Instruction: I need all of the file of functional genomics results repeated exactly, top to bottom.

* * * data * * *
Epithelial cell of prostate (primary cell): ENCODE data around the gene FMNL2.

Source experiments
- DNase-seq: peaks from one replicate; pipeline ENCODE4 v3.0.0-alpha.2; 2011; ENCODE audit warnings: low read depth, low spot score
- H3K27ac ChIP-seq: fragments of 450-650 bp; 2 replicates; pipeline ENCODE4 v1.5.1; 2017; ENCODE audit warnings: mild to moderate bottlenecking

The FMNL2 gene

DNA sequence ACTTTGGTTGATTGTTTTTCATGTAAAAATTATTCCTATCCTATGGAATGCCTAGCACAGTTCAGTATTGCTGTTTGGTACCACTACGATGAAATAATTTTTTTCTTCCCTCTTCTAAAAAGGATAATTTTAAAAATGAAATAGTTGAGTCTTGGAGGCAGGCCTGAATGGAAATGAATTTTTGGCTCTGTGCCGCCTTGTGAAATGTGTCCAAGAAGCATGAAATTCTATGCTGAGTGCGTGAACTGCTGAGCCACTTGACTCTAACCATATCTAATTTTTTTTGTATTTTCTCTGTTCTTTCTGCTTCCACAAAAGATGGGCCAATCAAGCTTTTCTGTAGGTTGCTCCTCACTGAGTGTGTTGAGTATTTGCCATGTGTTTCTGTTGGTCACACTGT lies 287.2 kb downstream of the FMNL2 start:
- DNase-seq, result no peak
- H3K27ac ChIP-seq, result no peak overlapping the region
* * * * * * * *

Epithelial cell of prostate (primary cell): ENCODE data around the gene FMNL2.

Source experiments
- DNase-seq: peaks from one replicate; pipeline ENCODE4 v3.0.0-alpha.2; 2011; ENCODE audit warnings: low read depth, low spot score
- H3K27ac ChIP-seq: fragments of 450-650 bp; 2 replicates; pipeline ENCODE4 v1.5.1; 2017; ENCODE audit warnings: mild to moderate bottlenecking

The FMNL2 gene

DNA sequence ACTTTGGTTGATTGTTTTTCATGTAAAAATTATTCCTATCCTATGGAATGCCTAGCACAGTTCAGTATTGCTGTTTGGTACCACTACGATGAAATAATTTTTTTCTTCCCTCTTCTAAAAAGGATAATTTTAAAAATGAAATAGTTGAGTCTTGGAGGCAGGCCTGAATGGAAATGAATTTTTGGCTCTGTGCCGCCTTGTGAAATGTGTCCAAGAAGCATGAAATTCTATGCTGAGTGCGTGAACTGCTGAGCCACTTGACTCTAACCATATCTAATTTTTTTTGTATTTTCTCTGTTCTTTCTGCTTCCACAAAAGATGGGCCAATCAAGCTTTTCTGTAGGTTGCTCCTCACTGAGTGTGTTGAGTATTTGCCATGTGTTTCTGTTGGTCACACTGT lies 287.2 kb downstream of the FMNL2 start:
- DNase-seq, result no peak
- H3K27ac ChIP-seq, result no peak overlapping the region